Because Earth doesn’t  orbit upright, but is instead tilted on its axis by 23-and-a-half degrees, Earth’s Northern and Southern Hemispheres trade places in receiving the sun’s light and warmth most directly. The tilt of the Earth – not our distance from the sun – is what causes winter and summer. At the December solstice, the Northern Hemisphere is leaning most away from the sun for the year.

At the December solstice, Earth is positioned in its orbit so that the sun stays below the north pole horizon. As seen from 23-and-a-half degrees south of the equator, at the imaginary line encircling the globe known as the Tropic of Capricorn, the sun shines directly overhead at noon. This is as far south as the sun ever gets. All locations south of the equator have day lengths greater than 12 hours at the December solstice. Meanwhile, all locations north of the equator have day lengths less than 12 hours.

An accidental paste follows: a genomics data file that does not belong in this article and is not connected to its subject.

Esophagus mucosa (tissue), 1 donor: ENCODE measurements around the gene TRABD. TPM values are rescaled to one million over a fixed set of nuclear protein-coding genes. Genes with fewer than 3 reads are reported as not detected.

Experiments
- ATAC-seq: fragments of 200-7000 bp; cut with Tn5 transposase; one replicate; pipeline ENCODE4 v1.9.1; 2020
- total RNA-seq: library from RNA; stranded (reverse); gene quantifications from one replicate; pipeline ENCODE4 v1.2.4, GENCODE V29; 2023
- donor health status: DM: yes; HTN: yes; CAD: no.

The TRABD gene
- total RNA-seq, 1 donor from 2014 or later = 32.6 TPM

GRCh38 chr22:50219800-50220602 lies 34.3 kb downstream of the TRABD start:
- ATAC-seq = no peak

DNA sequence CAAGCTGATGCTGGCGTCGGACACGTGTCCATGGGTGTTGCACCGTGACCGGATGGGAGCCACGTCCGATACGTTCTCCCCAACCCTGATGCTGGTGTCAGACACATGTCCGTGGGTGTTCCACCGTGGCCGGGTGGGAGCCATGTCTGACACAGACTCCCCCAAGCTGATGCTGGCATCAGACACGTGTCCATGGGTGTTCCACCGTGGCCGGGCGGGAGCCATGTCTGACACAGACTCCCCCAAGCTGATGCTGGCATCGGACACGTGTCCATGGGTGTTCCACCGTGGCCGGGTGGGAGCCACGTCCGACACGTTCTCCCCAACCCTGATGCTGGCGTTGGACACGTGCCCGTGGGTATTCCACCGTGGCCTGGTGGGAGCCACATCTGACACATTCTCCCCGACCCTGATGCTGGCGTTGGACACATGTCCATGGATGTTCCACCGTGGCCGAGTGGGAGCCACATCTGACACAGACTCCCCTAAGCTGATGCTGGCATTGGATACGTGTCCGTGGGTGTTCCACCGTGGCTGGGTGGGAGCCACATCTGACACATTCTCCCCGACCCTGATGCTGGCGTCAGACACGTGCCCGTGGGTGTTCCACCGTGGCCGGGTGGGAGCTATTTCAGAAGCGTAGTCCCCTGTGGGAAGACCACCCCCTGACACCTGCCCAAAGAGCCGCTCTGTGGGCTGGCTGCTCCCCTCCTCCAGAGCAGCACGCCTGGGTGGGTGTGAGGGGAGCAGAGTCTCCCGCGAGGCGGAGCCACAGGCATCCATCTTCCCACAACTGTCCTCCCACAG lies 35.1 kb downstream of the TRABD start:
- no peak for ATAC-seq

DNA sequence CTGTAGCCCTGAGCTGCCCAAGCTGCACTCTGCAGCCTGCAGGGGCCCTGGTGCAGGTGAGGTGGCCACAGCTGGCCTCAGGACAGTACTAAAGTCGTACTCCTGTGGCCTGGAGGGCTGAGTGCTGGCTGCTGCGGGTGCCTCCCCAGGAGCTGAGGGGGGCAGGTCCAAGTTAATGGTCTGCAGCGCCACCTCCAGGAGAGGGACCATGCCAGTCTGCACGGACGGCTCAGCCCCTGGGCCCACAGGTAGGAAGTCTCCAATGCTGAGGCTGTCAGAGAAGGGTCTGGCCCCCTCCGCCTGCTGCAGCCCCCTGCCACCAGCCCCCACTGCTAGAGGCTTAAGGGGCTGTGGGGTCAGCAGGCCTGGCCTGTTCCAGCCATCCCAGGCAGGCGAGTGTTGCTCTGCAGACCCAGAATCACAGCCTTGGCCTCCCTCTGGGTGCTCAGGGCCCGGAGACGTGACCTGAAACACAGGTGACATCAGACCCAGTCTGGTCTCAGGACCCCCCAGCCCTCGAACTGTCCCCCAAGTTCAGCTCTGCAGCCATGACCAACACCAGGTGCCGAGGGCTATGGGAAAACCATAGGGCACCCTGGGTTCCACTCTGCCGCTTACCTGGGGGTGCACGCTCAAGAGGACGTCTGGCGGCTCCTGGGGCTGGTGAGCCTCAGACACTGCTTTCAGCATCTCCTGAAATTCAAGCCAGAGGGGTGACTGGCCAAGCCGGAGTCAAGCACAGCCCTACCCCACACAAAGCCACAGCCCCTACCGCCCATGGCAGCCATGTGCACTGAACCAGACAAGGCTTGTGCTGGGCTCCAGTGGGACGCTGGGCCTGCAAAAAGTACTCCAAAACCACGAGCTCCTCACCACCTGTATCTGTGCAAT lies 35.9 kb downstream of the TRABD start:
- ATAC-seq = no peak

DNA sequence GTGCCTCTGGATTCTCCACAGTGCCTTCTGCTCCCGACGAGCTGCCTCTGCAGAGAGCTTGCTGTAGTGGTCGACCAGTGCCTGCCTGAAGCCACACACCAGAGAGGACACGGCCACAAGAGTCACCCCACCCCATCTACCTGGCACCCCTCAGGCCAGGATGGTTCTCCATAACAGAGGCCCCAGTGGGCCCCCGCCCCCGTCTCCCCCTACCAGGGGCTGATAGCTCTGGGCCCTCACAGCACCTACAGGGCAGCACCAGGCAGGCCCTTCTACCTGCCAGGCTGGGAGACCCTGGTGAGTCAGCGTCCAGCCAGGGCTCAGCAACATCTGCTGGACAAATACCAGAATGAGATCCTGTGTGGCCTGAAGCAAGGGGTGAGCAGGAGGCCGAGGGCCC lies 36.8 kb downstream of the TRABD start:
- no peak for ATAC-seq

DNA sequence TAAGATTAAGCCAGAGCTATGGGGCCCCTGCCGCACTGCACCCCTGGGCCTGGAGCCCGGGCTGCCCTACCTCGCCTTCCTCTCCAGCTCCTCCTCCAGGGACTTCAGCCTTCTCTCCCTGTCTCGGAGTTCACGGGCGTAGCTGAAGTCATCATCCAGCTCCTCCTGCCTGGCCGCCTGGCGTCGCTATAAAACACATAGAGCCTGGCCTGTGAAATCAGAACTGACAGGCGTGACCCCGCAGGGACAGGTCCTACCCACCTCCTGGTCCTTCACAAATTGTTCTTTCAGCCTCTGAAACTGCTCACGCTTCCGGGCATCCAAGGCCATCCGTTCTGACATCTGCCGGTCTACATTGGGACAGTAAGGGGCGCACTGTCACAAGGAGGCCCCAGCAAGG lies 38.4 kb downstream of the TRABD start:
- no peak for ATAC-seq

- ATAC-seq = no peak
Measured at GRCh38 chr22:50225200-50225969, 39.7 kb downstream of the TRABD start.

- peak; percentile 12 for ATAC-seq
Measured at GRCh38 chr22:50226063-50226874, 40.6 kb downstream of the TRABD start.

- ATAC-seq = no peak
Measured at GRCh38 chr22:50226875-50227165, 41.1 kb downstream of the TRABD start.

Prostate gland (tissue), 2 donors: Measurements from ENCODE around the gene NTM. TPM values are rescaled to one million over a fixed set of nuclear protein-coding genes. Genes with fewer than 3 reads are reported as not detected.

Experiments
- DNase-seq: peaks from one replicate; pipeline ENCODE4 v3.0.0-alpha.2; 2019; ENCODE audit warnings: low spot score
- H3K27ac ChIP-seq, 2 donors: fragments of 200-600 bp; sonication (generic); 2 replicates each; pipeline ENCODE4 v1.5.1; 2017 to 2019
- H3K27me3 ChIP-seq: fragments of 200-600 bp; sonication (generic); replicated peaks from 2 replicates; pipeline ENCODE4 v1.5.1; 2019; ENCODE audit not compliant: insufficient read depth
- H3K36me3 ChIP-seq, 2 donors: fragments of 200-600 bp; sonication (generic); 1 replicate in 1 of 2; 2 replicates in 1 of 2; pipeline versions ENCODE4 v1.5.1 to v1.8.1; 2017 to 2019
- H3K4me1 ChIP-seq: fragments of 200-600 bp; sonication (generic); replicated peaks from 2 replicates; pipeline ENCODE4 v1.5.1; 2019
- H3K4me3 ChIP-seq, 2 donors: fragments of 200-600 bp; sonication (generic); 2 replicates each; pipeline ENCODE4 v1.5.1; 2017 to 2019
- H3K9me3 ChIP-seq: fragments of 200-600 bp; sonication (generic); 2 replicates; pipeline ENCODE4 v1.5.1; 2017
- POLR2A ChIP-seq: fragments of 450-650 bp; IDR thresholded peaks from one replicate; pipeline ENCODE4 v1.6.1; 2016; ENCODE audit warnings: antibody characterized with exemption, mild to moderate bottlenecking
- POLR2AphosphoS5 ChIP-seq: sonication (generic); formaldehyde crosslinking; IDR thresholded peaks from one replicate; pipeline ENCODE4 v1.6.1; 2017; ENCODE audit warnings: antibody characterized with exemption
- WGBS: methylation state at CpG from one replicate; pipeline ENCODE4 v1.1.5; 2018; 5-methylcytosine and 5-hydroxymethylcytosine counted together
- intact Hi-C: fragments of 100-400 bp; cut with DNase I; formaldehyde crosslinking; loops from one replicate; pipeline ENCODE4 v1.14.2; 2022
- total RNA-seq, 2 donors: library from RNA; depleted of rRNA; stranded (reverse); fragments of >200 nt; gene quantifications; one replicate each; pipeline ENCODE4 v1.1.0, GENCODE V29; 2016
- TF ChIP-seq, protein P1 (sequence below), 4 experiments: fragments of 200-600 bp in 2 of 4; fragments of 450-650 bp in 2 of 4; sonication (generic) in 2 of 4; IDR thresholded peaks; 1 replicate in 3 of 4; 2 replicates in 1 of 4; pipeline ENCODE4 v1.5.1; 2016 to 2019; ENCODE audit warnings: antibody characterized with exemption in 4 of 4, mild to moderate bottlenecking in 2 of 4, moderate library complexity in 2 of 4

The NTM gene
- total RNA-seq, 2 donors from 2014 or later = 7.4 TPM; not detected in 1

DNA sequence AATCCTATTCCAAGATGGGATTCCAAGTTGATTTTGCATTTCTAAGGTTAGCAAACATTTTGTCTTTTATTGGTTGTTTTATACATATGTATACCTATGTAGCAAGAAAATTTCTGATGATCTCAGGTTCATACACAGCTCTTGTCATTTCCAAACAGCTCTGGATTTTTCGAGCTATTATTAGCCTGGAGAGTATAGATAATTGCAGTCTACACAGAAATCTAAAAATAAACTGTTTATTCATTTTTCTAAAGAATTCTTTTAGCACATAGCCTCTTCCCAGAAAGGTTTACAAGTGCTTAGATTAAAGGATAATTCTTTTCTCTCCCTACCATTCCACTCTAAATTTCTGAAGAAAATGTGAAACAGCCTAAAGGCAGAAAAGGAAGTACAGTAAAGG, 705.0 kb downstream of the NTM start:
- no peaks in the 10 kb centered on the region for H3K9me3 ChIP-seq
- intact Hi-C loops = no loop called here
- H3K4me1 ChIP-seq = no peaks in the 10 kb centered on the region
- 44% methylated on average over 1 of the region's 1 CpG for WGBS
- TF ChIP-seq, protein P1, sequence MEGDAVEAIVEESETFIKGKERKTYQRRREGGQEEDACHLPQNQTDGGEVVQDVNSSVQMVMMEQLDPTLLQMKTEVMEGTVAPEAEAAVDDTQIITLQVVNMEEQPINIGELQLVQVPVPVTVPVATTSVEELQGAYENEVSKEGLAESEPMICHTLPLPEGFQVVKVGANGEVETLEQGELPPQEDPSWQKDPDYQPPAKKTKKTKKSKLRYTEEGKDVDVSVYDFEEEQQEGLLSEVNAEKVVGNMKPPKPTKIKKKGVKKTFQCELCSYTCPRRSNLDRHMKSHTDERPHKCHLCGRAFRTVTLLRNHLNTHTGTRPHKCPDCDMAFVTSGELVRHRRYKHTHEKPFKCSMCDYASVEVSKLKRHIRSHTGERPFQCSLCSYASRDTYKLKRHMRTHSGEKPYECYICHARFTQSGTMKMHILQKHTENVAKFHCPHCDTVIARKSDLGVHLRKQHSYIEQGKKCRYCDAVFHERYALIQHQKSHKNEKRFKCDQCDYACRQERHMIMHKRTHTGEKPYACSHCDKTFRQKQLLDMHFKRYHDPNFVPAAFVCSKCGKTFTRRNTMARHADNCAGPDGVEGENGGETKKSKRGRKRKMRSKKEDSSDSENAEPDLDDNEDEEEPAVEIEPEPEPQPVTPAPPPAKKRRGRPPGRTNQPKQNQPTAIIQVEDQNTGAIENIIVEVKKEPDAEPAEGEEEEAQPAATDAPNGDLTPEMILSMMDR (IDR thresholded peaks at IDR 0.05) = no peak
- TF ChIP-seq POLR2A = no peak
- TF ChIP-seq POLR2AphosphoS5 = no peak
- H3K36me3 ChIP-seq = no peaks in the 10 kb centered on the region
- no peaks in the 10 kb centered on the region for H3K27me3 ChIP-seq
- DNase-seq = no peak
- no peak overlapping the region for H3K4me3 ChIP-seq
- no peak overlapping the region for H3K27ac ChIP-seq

Where should I look to see signs of the solstice in nature? Everywhere.

For all of Earth’s creatures, nothing is so fundamental as the length of daylight. After all, the sun is the ultimate source of all light and warmth on Earth.

If you live in the northern hemisphere, you can notice the late dawns and early sunsets, and the low arc of the sun across the sky each day. You might notice how low the sun appears in the sky at local noon. And be sure to look at your noontime shadow. Around the time of the December solstice, it’s your longest noontime shadow of the year.

In the Southern Hemisphere, it’s opposite. Dawn comes early, and dusk comes late. The sun is high. It’s your shortest noontime shadow of the year.

Just remember the Winter Solstice marks the increase of longer days and more sun.

Happy Winter Solstice.